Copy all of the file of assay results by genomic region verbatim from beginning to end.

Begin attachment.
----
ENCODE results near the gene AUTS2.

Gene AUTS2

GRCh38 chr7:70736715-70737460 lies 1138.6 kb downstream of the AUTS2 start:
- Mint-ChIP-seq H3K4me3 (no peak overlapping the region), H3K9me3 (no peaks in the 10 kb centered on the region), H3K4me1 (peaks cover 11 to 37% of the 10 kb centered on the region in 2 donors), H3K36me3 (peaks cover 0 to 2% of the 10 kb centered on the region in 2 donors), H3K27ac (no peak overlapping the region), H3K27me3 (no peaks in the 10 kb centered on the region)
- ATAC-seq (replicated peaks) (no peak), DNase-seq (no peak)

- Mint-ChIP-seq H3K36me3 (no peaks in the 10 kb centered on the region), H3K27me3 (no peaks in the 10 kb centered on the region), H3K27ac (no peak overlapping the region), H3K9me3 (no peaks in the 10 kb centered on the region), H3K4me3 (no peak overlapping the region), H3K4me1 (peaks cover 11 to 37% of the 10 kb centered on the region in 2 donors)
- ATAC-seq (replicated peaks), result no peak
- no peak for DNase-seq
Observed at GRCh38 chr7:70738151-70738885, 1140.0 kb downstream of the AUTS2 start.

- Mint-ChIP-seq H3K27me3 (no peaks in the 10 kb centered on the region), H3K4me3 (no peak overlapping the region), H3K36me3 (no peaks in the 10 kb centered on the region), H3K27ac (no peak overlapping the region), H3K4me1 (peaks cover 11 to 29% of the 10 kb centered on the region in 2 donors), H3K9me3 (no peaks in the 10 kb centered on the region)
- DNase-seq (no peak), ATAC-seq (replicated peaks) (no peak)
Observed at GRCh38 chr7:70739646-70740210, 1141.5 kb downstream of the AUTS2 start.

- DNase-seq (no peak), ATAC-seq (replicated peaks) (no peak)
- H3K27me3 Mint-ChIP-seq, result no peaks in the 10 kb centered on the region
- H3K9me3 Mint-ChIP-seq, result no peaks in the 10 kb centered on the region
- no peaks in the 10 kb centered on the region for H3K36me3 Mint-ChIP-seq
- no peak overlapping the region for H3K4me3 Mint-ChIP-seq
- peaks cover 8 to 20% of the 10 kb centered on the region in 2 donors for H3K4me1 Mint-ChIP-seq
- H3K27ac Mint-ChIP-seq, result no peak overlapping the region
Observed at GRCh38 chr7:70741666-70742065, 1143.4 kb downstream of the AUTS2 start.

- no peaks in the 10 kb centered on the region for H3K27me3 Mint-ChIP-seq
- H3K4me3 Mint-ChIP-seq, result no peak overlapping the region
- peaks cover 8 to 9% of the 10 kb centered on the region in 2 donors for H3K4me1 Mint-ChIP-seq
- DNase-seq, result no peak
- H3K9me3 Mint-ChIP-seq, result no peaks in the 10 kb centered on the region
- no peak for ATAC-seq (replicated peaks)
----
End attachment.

ENCODE results near the gene AUTS2.

Gene AUTS2

GRCh38 chr7:70736715-70737460 lies 1138.6 kb downstream of the AUTS2 start:
- Mint-ChIP-seq H3K4me3 (no peak overlapping the region), H3K9me3 (no peaks in the 10 kb centered on the region), H3K4me1 (peaks cover 11 to 37% of the 10 kb centered on the region in 2 donors), H3K36me3 (peaks cover 0 to 2% of the 10 kb centered on the region in 2 donors), H3K27ac (no peak overlapping the region), H3K27me3 (no peaks in the 10 kb centered on the region)
- ATAC-seq (replicated peaks) (no peak), DNase-seq (no peak)

- Mint-ChIP-seq H3K36me3 (no peaks in the 10 kb centered on the region), H3K27me3 (no peaks in the 10 kb centered on the region), H3K27ac (no peak overlapping the region), H3K9me3 (no peaks in the 10 kb centered on the region), H3K4me3 (no peak overlapping the region), H3K4me1 (peaks cover 11 to 37% of the 10 kb centered on the region in 2 donors)
- ATAC-seq (replicated peaks), result no peak
- no peak for DNase-seq
Observed at GRCh38 chr7:70738151-70738885, 1140.0 kb downstream of the AUTS2 start.

- Mint-ChIP-seq H3K27me3 (no peaks in the 10 kb centered on the region), H3K4me3 (no peak overlapping the region), H3K36me3 (no peaks in the 10 kb centered on the region), H3K27ac (no peak overlapping the region), H3K4me1 (peaks cover 11 to 29% of the 10 kb centered on the region in 2 donors), H3K9me3 (no peaks in the 10 kb centered on the region)
- DNase-seq (no peak), ATAC-seq (replicated peaks) (no peak)
Observed at GRCh38 chr7:70739646-70740210, 1141.5 kb downstream of the AUTS2 start.

- DNase-seq (no peak), ATAC-seq (replicated peaks) (no peak)
- H3K27me3 Mint-ChIP-seq, result no peaks in the 10 kb centered on the region
- H3K9me3 Mint-ChIP-seq, result no peaks in the 10 kb centered on the region
- no peaks in the 10 kb centered on the region for H3K36me3 Mint-ChIP-seq
- no peak overlapping the region for H3K4me3 Mint-ChIP-seq
- peaks cover 8 to 20% of the 10 kb centered on the region in 2 donors for H3K4me1 Mint-ChIP-seq
- H3K27ac Mint-ChIP-seq, result no peak overlapping the region
Observed at GRCh38 chr7:70741666-70742065, 1143.4 kb downstream of the AUTS2 start.

- no peaks in the 10 kb centered on the region for H3K27me3 Mint-ChIP-seq
- H3K4me3 Mint-ChIP-seq, result no peak overlapping the region
- peaks cover 8 to 9% of the 10 kb centered on the region in 2 donors for H3K4me1 Mint-ChIP-seq
- DNase-seq, result no peak
- H3K9me3 Mint-ChIP-seq, result no peaks in the 10 kb centered on the region
- no peak for ATAC-seq (replicated peaks)